Bodywork around the front wheels
The dimensions of allowed bodywork around the front wheels have also been altered to remove all types of appendages on the car. It was found that the teams spent lots of time developing turning vanes in this area. Since the FIA considers this 'invisible' to the fans, they have moved to simplify this area too, immediately helping to reduce the aerodynamic development costs.
Note the area under the nose, in between the front wheels where no bodywork is allowed. It is actually this rule, specified in 3.11.2 that is the subject deciding whether the nose cone of the Renault R29 is allowed.
Getting rid of winglets
For several years it was found that the unlimited addition of flipups, winglets and gills had to be limited somehow. Powered by the need to reduce costs, several areas of the bodywork ahead of the rear wheels are now bound to be continuous sections without apertures - apart for the exhausts and suspension beams.
In the above images, all green areas mark the total surface that prohibits aerodynamic bodywork extensions, as specified in article 3.8.4.
- the volume between 50mm forward of the rear wheel centre line and 300mm rearward of the rear face of the cockpit entry template, which is more than 25mm from the car centre line and more than 100mm above the reference plane ;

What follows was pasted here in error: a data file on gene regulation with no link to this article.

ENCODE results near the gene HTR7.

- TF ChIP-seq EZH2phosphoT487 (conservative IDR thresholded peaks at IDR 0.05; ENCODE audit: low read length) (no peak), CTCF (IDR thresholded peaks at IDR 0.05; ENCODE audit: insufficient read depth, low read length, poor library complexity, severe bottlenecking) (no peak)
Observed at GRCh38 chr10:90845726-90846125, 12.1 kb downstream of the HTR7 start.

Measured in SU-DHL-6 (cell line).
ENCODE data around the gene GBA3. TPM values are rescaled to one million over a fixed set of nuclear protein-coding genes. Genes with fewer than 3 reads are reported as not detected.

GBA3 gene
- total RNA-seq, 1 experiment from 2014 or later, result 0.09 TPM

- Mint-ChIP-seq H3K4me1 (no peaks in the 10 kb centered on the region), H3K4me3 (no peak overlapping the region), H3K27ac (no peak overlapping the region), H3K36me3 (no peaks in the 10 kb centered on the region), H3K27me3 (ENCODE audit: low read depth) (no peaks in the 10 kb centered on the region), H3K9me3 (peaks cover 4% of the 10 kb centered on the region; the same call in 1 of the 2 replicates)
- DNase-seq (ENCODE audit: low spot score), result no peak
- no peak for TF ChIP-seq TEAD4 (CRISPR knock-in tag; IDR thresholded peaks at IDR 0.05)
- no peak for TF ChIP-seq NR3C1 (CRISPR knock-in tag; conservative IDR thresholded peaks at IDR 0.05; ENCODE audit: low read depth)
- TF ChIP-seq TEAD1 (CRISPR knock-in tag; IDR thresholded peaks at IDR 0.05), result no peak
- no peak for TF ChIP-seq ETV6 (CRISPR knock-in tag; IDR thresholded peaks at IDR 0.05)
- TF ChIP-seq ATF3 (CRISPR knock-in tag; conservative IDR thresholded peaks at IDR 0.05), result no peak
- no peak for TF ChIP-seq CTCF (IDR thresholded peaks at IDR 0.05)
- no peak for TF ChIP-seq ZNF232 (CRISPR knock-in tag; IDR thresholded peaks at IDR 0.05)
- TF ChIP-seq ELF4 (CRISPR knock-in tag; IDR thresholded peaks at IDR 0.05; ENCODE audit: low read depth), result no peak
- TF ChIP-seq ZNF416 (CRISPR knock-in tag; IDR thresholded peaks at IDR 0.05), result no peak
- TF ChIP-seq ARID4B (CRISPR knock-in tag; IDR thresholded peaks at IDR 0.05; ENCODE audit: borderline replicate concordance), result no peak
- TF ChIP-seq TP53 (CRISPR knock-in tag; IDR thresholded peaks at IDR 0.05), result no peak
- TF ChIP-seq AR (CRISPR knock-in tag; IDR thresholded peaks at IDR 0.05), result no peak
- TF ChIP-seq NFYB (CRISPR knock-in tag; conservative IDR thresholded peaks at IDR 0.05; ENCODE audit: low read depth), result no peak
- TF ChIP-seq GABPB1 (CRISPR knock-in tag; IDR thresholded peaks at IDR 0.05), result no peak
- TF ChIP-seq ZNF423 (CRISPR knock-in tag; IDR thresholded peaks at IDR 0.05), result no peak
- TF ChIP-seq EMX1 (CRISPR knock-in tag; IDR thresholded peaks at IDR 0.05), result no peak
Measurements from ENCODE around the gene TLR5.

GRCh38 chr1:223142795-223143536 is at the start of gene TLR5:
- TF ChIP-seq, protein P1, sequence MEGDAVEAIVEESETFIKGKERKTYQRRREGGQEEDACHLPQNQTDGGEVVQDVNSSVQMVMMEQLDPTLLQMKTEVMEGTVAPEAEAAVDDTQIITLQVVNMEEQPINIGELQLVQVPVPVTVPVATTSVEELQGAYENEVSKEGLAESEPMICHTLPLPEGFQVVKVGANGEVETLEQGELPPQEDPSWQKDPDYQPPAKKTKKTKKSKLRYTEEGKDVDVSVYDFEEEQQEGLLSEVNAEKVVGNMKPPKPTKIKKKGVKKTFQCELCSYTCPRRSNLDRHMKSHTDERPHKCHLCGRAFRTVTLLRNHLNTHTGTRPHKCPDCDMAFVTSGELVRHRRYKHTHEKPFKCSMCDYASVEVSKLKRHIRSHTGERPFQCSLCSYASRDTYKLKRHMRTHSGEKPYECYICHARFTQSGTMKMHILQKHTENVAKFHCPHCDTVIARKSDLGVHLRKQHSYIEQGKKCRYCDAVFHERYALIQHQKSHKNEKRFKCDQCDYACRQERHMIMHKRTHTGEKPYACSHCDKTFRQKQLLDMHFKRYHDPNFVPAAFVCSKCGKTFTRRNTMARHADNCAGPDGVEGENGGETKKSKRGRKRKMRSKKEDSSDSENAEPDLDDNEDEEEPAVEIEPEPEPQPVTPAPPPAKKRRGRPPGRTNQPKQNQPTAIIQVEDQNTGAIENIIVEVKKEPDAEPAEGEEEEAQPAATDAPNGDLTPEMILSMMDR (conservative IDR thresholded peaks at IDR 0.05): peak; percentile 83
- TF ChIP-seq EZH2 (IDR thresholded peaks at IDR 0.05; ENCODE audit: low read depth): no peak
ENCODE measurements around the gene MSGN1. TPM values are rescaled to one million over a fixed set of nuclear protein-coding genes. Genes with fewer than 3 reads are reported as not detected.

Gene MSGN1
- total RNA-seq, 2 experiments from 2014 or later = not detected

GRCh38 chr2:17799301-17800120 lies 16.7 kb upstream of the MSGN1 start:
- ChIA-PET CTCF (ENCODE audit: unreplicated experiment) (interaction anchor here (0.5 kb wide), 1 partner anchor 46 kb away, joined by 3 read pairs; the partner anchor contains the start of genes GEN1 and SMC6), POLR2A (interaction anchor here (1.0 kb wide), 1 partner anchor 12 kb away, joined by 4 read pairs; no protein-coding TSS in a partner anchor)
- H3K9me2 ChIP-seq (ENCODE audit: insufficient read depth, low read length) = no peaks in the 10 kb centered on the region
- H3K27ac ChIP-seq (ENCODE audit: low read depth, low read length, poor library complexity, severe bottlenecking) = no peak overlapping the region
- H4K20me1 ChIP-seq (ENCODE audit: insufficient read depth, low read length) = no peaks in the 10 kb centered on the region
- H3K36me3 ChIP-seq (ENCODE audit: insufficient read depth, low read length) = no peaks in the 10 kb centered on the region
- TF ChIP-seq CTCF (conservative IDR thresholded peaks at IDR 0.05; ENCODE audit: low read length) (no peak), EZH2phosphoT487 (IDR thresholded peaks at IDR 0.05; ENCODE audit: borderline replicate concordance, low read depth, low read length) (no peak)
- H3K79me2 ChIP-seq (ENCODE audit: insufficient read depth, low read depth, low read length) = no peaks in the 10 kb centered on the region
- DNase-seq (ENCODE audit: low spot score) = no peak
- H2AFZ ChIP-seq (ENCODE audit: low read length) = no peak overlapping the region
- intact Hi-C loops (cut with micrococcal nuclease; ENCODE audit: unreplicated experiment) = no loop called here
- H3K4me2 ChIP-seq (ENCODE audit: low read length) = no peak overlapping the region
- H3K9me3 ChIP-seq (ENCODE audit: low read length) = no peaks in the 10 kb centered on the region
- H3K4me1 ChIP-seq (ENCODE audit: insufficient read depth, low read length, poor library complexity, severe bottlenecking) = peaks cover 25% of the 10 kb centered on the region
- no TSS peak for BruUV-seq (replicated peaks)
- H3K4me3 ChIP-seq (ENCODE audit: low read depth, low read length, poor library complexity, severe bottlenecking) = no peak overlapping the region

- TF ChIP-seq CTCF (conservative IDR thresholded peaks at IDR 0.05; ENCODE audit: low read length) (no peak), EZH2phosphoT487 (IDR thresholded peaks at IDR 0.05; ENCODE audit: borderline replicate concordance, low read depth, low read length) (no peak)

- the volume between 300mm rearward of the rear face of the cockpit entry template and the rear face of the cockpit entry template, which is more than 125mm from the car centre line and more than 100mm above the reference plane
- the volume between the rear face of the cockpit entry template and 450mm forward of the rear face of the cockpit entry template, which is more than 350mm from the car centre line and more than 100mm above the reference plane.
The surfaces lying within these volumes, which are situated more than 55mm forward of the rear wheel centre line, must not contain any apertures (other than those permitted by Article 3.8.5) or contain any vertical surfaces which lie normal to the centre line of the car.
3.8.5 : Once the relevant bodywork surfaces are defined in accordance with Article 3.8.4, apertures may be added for the following purposes only :
- single apertures either side of the car centre line for the purpose of exhaust exits. These apertures may have a combined area of no more than 50,000mm² when projected onto the surface itself.
- apertures either side of the car centre line for the purpose of allowing suspension members and driveshafts to protrude through the bodywork. No such aperture may have an area greater than 12,000mm² when projected onto the surface itself.